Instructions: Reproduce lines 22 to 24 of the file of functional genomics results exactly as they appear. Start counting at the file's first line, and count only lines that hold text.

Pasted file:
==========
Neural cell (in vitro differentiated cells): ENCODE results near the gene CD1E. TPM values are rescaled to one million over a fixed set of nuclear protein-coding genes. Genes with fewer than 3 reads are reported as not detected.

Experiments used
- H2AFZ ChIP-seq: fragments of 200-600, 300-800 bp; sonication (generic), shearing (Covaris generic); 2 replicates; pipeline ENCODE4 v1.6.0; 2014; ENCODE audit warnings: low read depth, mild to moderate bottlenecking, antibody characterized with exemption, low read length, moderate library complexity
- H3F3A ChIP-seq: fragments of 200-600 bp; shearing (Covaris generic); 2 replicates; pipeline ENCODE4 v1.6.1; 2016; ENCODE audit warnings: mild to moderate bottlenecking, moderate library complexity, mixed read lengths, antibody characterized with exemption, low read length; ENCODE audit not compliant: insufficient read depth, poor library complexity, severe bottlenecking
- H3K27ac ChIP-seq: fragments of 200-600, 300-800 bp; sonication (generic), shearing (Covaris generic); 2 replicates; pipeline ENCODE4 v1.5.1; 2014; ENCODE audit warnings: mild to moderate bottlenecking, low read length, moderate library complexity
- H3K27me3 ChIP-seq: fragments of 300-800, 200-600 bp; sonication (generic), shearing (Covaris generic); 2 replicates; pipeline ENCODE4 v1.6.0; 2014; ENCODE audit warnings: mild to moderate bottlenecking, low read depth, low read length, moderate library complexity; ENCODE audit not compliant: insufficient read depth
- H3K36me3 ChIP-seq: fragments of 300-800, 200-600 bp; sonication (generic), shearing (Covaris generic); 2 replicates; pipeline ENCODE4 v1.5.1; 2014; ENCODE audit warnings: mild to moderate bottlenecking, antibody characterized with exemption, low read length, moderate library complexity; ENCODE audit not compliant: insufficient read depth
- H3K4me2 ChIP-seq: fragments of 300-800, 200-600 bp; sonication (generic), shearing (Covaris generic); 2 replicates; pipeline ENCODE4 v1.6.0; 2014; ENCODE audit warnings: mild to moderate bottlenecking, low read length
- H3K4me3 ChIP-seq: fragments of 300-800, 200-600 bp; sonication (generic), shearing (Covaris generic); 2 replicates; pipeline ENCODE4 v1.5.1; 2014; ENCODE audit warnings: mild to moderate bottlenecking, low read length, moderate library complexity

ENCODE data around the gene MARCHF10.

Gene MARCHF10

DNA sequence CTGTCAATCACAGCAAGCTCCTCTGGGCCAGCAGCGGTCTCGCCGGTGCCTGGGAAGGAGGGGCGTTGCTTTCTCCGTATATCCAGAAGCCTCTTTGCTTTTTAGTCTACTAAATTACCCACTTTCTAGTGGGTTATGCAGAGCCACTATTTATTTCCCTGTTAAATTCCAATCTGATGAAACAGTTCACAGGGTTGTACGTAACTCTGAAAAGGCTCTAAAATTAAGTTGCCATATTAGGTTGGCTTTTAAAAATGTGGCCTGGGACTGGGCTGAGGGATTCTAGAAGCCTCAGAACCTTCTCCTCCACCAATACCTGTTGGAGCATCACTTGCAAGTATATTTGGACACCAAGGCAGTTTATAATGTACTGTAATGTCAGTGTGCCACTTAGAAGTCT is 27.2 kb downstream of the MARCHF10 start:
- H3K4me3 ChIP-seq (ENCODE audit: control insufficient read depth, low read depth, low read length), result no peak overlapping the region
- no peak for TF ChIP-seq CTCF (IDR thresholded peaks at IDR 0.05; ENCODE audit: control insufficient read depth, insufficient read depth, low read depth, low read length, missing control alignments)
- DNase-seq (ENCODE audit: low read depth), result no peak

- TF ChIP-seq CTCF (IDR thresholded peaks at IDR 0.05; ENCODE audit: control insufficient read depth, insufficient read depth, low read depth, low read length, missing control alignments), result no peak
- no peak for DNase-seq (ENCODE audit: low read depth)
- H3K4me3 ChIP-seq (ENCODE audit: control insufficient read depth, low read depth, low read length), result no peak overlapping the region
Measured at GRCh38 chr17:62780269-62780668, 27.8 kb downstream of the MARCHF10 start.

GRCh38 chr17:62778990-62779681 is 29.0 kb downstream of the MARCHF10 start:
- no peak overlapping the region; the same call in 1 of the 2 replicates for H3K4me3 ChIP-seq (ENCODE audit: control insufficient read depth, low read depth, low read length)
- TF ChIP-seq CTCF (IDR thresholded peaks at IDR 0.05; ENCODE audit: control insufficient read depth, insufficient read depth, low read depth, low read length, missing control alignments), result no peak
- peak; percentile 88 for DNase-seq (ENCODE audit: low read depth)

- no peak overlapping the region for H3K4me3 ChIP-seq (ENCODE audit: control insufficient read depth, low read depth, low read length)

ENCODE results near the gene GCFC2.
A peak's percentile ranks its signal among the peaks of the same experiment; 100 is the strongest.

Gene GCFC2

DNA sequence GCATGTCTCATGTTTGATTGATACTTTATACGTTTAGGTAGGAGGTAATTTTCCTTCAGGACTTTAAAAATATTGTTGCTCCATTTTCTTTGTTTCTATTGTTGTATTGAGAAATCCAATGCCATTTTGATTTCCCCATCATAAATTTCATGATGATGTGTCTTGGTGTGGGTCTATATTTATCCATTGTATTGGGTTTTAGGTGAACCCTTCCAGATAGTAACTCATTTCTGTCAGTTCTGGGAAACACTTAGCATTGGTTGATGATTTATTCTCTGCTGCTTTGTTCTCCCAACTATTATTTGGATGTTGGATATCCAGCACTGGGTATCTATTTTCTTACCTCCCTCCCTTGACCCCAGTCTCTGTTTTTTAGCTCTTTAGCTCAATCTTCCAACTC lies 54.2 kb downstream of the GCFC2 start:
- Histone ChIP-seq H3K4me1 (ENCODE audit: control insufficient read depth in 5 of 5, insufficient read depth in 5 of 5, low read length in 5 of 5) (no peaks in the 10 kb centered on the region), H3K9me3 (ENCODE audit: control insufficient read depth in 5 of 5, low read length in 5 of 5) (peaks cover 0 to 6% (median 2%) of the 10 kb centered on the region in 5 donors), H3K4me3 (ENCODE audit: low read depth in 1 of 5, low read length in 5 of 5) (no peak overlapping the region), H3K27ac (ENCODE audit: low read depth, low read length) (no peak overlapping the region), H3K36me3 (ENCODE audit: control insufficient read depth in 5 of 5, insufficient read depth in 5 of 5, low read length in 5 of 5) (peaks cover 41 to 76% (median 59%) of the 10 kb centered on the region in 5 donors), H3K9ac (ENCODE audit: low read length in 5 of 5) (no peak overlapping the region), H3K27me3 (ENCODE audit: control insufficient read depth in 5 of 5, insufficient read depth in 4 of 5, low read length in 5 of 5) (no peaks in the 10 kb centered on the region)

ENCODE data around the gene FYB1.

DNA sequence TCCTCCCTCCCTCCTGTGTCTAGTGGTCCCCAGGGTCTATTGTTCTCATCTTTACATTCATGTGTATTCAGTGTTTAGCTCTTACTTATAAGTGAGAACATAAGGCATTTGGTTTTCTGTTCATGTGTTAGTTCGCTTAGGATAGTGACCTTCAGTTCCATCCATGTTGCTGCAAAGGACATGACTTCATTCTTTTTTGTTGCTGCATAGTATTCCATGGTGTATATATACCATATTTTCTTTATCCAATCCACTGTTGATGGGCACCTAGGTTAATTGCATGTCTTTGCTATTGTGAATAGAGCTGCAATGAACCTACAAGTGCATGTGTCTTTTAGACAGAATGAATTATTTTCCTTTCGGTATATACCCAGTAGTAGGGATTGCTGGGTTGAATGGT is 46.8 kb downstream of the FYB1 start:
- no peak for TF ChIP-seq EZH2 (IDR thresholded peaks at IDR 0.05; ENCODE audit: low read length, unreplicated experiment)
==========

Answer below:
- TF ChIP-seq CTCF (IDR thresholded peaks at IDR 0.05; ENCODE audit: control insufficient read depth, insufficient read depth, low read depth, low read length, missing control alignments), result no peak
- peak; percentile 88 for DNase-seq (ENCODE audit: low read depth)

- no peak overlapping the region for H3K4me3 ChIP-seq (ENCODE audit: control insufficient read depth, low read depth, low read length)